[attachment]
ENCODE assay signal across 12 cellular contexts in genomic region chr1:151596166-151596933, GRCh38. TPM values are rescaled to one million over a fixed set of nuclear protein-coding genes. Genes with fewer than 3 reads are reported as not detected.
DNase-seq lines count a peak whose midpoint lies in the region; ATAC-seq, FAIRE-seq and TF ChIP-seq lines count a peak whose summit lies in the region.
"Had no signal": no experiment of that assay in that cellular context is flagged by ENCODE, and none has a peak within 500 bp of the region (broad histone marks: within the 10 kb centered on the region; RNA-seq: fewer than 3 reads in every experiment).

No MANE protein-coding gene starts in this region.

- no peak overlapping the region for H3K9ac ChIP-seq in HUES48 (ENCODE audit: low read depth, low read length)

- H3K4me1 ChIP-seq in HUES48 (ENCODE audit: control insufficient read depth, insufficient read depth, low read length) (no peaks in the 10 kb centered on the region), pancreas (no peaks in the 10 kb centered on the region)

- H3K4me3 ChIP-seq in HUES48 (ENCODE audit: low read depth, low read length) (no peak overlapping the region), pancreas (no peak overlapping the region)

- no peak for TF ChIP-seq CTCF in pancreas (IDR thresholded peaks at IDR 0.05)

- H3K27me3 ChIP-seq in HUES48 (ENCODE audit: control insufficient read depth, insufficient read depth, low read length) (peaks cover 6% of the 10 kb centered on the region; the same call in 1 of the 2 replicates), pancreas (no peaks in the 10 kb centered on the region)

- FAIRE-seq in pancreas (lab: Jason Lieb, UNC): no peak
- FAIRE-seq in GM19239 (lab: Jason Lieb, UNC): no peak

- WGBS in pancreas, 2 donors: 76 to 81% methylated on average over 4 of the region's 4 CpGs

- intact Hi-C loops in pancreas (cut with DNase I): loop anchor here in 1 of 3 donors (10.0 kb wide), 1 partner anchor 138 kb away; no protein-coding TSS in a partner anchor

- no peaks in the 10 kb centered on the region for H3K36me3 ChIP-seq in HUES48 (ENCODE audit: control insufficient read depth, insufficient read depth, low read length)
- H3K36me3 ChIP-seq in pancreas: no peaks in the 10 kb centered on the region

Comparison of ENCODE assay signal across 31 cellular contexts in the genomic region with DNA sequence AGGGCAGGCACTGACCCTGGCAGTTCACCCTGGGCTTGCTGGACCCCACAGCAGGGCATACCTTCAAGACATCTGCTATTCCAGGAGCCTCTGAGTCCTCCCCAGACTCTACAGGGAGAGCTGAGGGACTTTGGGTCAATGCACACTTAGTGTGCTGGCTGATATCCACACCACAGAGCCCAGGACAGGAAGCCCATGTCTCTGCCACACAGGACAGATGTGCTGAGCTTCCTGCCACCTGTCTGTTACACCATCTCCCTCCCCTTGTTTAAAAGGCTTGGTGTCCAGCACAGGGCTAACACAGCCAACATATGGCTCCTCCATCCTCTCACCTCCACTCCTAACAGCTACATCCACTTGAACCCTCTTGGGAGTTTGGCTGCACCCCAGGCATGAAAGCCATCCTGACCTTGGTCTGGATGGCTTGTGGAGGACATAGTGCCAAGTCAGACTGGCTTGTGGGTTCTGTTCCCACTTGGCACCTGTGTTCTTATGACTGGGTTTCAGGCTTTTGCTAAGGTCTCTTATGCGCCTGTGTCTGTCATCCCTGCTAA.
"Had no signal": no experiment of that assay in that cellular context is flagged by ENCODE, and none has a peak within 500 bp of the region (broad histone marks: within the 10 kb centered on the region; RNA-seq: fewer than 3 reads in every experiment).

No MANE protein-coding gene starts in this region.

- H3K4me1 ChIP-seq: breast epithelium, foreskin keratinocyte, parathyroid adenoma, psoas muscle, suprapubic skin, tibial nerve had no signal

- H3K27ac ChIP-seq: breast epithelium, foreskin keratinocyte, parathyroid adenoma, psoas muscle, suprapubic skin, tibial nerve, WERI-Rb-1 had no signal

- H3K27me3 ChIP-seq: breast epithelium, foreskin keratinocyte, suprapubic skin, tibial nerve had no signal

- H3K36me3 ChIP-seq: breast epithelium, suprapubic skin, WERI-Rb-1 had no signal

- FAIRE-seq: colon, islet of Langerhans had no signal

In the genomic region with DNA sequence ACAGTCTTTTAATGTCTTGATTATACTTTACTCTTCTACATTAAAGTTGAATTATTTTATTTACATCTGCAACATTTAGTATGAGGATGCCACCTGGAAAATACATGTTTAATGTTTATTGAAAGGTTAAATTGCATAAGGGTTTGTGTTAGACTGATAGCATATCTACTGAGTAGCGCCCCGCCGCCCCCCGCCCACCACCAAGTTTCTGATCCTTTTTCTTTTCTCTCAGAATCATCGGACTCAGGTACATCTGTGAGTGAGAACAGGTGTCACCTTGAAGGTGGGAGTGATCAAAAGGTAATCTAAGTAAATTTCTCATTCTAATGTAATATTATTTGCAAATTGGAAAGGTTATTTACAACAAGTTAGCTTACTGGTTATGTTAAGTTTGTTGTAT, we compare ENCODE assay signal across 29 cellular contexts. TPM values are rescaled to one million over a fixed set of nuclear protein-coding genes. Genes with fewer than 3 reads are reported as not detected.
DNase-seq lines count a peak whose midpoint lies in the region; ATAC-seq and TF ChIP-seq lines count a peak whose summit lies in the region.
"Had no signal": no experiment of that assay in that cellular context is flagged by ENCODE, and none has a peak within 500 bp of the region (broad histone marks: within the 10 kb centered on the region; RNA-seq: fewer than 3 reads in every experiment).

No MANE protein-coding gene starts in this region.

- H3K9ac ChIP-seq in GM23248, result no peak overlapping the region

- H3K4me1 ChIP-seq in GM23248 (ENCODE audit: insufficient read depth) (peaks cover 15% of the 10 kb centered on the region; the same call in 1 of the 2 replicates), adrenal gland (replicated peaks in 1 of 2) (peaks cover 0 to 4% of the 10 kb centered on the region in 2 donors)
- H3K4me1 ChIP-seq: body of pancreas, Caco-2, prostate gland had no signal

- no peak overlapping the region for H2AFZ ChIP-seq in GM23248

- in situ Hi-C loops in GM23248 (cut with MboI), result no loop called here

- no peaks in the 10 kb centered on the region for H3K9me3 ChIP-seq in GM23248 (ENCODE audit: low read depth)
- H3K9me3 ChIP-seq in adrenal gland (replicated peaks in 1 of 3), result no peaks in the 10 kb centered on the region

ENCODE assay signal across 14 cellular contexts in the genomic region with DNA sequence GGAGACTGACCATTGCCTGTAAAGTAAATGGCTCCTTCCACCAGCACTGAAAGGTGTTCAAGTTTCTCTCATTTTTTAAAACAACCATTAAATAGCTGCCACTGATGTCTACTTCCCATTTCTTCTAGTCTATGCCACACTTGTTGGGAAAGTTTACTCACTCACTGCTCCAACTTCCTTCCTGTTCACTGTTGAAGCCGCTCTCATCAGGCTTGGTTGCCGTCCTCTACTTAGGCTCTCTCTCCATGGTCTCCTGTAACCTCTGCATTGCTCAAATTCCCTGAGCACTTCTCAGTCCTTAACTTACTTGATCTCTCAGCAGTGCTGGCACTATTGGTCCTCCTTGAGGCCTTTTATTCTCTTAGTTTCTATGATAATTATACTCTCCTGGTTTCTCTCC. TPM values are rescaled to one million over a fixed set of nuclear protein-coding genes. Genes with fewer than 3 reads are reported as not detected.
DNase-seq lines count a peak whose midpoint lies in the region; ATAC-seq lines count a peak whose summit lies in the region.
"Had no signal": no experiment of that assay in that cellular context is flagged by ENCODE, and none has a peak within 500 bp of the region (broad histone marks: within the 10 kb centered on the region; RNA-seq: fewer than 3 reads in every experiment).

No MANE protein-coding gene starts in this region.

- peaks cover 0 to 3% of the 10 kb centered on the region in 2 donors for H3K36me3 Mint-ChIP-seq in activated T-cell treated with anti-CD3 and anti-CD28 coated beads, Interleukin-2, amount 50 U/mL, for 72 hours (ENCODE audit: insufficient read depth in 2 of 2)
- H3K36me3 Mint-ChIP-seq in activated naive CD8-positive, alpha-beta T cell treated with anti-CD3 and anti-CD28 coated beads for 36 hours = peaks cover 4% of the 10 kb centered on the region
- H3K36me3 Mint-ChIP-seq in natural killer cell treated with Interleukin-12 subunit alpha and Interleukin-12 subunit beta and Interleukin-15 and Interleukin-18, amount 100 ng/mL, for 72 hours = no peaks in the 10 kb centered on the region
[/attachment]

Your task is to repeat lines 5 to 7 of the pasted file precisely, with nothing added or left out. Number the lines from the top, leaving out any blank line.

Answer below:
- no peak overlapping the region for H3K9ac ChIP-seq in HUES48 (ENCODE audit: low read depth, low read length)

- H3K4me1 ChIP-seq in HUES48 (ENCODE audit: control insufficient read depth, insufficient read depth, low read length) (no peaks in the 10 kb centered on the region), pancreas (no peaks in the 10 kb centered on the region)

- H3K4me3 ChIP-seq in HUES48 (ENCODE audit: low read depth, low read length) (no peak overlapping the region), pancreas (no peak overlapping the region)